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The Down Side of ViewState

There's no doubt about it, the fact that ASP.NET handles ViewState for us is a godsend. Just ask anyone who has spent time developing in classic ASP and they'll probably shudder at the thought of all the time and effort they wasted managing state. That being said, this magic that ASP.NET give us does come at a cost. The cost is larger web pages... sometimes surprisingly large.

ASP.NET maintains a page's ViewState by using hidden form fields that look something like this:

<input type="hidden" name="__VIEWSTATE" id="__VIEWSTATE" value="/wEPDwUJNzgzNDMwNTMzZGQ=" />

Most of the time, this solution works amazingly well. The small increase in page size is normally not even noticed and the slight extra bandwith used is well worth the benefits we gain. The problem comes when you have a page which uses a large number of server controls. The more controls on the page, the more ViewState needs to be stored. The question then becomes: "Do we really need all this ViewState?" Well that depends... but often you don't.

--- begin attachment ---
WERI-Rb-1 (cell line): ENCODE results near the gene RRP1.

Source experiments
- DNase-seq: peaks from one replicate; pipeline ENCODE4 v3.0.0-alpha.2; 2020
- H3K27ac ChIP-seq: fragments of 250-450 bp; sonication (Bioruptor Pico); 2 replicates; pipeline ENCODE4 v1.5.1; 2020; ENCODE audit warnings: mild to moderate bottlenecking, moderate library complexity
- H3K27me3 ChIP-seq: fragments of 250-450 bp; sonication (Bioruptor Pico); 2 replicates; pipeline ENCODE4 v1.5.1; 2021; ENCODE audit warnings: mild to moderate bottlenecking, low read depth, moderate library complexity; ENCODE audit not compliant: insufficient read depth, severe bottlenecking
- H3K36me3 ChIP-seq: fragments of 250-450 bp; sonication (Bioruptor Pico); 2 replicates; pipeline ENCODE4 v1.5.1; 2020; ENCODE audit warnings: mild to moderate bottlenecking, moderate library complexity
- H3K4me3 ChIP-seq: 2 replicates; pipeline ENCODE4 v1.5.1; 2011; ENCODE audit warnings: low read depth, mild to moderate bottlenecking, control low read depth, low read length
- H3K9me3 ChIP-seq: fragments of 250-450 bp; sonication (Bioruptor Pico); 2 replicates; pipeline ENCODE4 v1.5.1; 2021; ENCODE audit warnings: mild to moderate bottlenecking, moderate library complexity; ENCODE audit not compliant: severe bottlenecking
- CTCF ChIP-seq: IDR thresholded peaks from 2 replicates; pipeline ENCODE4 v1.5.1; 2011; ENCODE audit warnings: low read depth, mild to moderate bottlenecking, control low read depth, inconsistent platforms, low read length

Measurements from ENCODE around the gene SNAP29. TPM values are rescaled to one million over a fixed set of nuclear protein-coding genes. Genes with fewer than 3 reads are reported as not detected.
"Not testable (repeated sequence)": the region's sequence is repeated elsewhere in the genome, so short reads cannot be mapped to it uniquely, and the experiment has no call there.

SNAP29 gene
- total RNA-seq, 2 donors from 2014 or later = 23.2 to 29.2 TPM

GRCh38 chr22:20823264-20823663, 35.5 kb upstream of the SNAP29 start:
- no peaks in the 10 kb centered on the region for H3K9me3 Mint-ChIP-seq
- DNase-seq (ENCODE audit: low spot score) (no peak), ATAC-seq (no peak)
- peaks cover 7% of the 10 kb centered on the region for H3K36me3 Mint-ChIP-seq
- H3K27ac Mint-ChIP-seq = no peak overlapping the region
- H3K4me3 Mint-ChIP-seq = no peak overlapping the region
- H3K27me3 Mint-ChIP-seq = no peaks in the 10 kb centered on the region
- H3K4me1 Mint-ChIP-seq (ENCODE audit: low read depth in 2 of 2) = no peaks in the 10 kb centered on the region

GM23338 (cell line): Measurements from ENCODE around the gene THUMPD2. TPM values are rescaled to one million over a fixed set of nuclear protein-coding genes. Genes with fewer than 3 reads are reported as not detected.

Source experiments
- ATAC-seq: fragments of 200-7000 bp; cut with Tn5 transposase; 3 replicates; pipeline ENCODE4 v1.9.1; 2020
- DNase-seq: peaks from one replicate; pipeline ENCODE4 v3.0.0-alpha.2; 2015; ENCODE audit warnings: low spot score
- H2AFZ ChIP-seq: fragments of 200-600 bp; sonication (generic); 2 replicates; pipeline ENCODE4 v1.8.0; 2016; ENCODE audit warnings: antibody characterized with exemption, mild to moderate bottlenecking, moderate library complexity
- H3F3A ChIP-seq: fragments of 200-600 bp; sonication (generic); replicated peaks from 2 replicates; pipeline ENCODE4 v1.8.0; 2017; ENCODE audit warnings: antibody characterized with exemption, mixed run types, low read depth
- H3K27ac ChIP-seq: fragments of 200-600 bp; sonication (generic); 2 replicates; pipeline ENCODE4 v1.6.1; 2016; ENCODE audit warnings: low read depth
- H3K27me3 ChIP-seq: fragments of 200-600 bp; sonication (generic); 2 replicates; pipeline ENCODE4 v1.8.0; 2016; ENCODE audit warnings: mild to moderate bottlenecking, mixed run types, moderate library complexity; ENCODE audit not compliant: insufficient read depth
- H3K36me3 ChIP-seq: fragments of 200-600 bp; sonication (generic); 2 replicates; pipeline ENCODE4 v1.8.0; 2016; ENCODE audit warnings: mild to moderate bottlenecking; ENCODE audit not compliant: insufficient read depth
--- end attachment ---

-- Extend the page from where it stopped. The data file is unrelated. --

For example, many pages that simply display data in a DataGrid or GridView don't need ViewState. Same goes for any page that doesn't postback to the server or resets its controls each time it's requested. In these scenarios, you're paying the price for functionality you're not even using.

So what can we do? Well that's easy... simply disable ViewState where it's not needed. You can control ViewState at either the page and control level. If an entire page doesn't need it, simply set the page's EnableViewState attribute to false.

<%@ Page Language="VB" EnableViewState="False" ... %>

If parts of the page use ViewState, you can still disable it for the controls that don't need it. For example, if you've got a reporting page that contains a query form that returns read only data in a GridView, you can still use ViewState to maintain the form values, even if you turn it off for the GridView control.

<asp:GridView ID="myGridView" runat="server"
    EnableViewState="False"
    ...
/>


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